This rosy picture, however, fails to bring profits for the company. Due to the government’s intervention, the oil and gas proces remained low for the past several years. So while the companies imported oil at international prices the government maintained lower domestic prices in order to shield the people from inflation; therefore all the state-owned companies operated in heavy losses for several years. Only recently did the government loosen its grip on the pricing mechanism and allowed the companies to decide domestic prices according to the international oil prices.
Air pollution in major cities in Asia exceeds the World Health Organisation’s (WHO) air quality guidelines and toxic cocktails result in more than 530,000 premature deaths a year, according to a new report issued on Tuesday. Issued by the U.S.-based Health Effects Institute, the study found that elderly people with cardiopulmonary and other chronic illnesses were especially vulnerable and they tended to die prematurely when their conditions were exacerbated by bad air.
“In general, those susceptible to air pollution are people who are older, who have cardiopulmonary disease, stroke, conditions often related to aging,” the institute’s vice president, Robert O’Keefe, said by telephone. “In Asia, the elderly will become more susceptible to air pollution and become more frail. The more frail are the ones dying prematurely from COPD (chronic obstructive pulmonary disease), cardiovascular disease,” he said.
The study took into account three main pollutants — particulate matter of 10 micrometers and smaller, nitrogen dioxide and sulphur dioxide. Not a single city in Asia had all three pollutants within limits considered acceptable by the World Health Organization. Although sulphur dioxide and nitrogen dioxide in Dhaka were within safety limits, particulates in the capital of Bangladesh were more than five times over WHO guidelines.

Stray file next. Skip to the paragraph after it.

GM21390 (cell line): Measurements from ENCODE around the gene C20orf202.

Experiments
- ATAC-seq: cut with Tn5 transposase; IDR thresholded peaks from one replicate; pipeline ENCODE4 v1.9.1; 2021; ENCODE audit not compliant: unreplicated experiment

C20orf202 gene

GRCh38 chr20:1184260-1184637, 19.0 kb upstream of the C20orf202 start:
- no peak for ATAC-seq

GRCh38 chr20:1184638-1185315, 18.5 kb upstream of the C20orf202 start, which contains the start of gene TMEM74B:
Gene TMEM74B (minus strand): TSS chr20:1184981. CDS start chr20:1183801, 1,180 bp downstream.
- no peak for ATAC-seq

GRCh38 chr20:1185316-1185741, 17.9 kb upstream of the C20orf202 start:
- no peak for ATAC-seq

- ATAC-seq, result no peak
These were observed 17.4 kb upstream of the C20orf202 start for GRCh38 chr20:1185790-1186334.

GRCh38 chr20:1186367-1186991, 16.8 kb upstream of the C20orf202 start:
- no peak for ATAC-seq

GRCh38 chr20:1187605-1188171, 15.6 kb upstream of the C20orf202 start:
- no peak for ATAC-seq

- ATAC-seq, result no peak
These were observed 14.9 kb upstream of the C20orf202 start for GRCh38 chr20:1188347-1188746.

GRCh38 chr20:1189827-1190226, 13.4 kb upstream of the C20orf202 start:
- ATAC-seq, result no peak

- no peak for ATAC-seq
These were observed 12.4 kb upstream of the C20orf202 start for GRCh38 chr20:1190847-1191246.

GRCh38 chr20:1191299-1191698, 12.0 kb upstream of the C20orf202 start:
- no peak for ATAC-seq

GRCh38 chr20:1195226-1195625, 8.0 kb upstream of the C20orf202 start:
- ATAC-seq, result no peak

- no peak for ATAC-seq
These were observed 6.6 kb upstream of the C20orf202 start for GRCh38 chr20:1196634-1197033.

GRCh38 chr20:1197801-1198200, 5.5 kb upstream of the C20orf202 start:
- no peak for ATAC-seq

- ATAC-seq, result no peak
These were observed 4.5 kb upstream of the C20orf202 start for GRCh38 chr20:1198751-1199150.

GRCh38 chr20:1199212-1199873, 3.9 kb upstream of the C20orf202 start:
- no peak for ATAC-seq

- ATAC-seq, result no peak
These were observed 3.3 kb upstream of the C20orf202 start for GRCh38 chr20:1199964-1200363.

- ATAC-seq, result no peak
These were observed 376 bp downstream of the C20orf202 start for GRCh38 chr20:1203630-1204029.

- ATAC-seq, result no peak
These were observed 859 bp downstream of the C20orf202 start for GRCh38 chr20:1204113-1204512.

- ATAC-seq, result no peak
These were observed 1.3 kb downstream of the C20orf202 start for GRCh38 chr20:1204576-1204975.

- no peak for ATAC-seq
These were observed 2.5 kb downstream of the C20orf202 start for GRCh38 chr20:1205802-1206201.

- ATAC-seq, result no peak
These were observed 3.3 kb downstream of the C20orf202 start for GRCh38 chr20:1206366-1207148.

While a tremendous amount of research and funding is going into trying to increase the efficiency of photovoltaic cells by a few percentage points, there is a readily available solution that yields a 40% increase in produced power today – dual-axis tracking . By simply moving the PV array so that it is aligned with the sun throughout the day and seasons, you get a large boost in produced power at a small incremental cost. Of course the cost depends on the design of the tracking system. In today’s market, this cost ranges from under a $1.00/produced watt, to around $3.00/produced watt. We are talking about produced watts rather than rated watts.
The key to understanding the benefits of tracking is the significance of the incident angle, the angle at which the sun’s rays strike the PV array. To see how the incident angle affects solar intensity and power production, we use the formula Intensity = Constant x cos Î˜ where Î˜ is the incident angle measured from perpendicular (Fig. 1). So intensity is at its maximum when Î˜ = 0ˆ’this is when the arriving energy strikes a PV panel perpendicularly. The greater the incident angle, the smaller the amount of energy reaching the panel.
Another consequence of a large incident angle is reflection. As the incident angle increases, the glass on the front of the PV panels begins to reflect energy away from the panels, reducing the power produced. The combination of reflection and reduced available surface area is why fixed solar systems produce very little power in the morning and afternoon. Figure 2 is a representational daily energy production graph for a fixed array. For a fixed array, the incident angle changes throughout the day, from highly acute to highly obtuse. The result is that very little energy is produced during the morning and afternoon.